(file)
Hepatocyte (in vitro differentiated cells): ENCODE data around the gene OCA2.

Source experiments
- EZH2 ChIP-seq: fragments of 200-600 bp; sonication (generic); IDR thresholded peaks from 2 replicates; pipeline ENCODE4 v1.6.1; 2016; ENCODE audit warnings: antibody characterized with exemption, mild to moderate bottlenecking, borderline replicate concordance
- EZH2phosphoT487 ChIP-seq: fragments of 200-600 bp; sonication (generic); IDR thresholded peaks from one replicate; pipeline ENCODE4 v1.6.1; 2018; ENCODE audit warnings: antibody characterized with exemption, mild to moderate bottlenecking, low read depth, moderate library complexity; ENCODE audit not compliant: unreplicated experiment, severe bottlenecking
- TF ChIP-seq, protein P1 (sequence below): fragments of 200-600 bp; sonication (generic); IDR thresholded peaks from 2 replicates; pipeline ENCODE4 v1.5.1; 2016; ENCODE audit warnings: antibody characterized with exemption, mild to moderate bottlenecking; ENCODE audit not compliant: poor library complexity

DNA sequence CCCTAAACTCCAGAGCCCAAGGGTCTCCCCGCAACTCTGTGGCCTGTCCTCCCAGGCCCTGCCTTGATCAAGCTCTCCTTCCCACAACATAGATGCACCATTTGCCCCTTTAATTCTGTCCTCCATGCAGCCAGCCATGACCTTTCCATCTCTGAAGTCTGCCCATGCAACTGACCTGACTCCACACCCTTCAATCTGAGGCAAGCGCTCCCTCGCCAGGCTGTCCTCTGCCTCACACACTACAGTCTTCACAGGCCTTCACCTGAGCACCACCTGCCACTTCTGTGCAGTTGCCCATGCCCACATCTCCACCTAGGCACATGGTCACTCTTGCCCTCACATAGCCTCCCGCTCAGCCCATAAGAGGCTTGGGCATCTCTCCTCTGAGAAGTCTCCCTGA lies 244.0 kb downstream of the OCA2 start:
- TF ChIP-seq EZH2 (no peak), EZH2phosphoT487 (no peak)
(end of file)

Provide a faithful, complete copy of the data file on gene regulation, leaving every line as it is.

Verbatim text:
Hepatocyte (in vitro differentiated cells): ENCODE data around the gene OCA2.

Source experiments
- EZH2 ChIP-seq: fragments of 200-600 bp; sonication (generic); IDR thresholded peaks from 2 replicates; pipeline ENCODE4 v1.6.1; 2016; ENCODE audit warnings: antibody characterized with exemption, mild to moderate bottlenecking, borderline replicate concordance
- EZH2phosphoT487 ChIP-seq: fragments of 200-600 bp; sonication (generic); IDR thresholded peaks from one replicate; pipeline ENCODE4 v1.6.1; 2018; ENCODE audit warnings: antibody characterized with exemption, mild to moderate bottlenecking, low read depth, moderate library complexity; ENCODE audit not compliant: unreplicated experiment, severe bottlenecking
- TF ChIP-seq, protein P1 (sequence below): fragments of 200-600 bp; sonication (generic); IDR thresholded peaks from 2 replicates; pipeline ENCODE4 v1.5.1; 2016; ENCODE audit warnings: antibody characterized with exemption, mild to moderate bottlenecking; ENCODE audit not compliant: poor library complexity

DNA sequence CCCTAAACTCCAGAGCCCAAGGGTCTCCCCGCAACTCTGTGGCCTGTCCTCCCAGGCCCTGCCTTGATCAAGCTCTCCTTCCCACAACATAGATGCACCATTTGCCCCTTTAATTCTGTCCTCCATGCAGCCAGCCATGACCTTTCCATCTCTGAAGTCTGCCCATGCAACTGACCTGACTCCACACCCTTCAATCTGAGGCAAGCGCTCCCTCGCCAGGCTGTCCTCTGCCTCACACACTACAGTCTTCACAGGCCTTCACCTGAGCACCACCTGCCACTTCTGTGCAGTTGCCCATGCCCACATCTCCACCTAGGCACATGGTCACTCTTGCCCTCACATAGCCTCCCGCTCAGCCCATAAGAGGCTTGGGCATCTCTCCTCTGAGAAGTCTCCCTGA lies 244.0 kb downstream of the OCA2 start:
- TF ChIP-seq EZH2 (no peak), EZH2phosphoT487 (no peak)